Using a magnetic resonance imaging (MRI) scanner, they found – perhaps unsurprisingly – that fans were more likely:
– to show activity in an area of the brain which showed an appreciation of other people’s pain when watching their fellow supporters suffer; &
– to activate that part of the brain associated with cheats being punished when seeing opposition supporters suffering.

So we empathise with our fellows but we are ready to blame the inherent guilt of strangers. We all know how this works, don’t we? If I am late it is because there was a hold-up on the bypass. If you are late it is because you simply can’t organise your life properly!

A Chinese research team last year found that people’s unconscious brain response to simple motions in others also varied according to whether the others were of the same race, but by using sports fandom as the “Us-Them” dividing line, this new paper is a reminder that ethnicity isn’t unique.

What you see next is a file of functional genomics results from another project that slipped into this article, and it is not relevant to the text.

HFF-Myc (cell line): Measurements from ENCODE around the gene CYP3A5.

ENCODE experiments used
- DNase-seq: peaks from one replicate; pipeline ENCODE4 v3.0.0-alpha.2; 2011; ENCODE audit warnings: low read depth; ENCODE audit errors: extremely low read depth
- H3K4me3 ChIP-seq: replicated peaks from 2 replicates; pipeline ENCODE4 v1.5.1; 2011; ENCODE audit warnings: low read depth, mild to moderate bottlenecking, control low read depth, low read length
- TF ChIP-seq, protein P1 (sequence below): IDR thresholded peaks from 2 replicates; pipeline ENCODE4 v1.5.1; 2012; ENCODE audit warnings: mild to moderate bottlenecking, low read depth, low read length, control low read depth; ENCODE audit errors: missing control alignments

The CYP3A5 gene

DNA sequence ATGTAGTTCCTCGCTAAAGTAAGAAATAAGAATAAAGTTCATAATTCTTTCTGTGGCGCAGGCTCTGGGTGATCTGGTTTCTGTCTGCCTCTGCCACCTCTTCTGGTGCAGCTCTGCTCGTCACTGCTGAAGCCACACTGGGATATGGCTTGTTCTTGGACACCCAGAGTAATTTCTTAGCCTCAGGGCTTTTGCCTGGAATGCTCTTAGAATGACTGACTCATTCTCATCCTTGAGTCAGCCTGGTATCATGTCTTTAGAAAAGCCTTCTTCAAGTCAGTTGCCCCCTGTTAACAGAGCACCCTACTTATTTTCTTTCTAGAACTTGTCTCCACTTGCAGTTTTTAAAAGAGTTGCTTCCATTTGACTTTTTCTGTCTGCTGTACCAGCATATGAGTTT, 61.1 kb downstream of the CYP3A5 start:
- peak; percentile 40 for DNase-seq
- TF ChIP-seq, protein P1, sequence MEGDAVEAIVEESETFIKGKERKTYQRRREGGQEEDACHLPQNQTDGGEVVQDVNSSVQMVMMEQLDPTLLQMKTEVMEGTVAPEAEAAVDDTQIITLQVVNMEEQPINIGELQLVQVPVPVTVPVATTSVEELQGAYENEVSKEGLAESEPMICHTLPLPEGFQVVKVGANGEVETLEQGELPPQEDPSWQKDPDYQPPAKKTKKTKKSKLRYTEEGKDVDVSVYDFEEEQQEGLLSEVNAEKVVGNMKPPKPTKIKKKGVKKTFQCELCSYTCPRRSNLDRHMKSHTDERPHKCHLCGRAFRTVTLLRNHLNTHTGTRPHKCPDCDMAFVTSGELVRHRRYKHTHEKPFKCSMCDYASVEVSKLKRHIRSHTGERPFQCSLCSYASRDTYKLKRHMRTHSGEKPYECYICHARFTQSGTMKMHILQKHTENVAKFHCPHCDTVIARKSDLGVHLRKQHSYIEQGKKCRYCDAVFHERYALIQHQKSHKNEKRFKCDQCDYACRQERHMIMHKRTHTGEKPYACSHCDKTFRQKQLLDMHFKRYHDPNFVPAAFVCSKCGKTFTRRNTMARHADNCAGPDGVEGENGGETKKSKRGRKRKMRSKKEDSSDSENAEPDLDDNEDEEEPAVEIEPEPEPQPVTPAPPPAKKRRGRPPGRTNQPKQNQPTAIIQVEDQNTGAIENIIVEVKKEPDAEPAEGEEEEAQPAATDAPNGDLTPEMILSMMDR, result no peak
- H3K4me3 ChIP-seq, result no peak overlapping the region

People’s unconscious response is to discriminate in favour of those with whom they feel a bond of affinity… and to be distrusting of strangers.

Some prejudices we are born with. In many cases, they keeps us safe. For example, it is right that we have a distrust of strangers. This was an evolutionary advantage in the past and we still teach stranger-danger messages to our children. But it is the kindness of and to strangers that we are taught in our religions and folklore.

The Torah (Old Testament), for example, repeatedly instructs us to care for the stranger in your camp. It is our moral duty as civilised human beings to care for those worse off than ourselves, and to overcome our innate sense of distrust by so doing.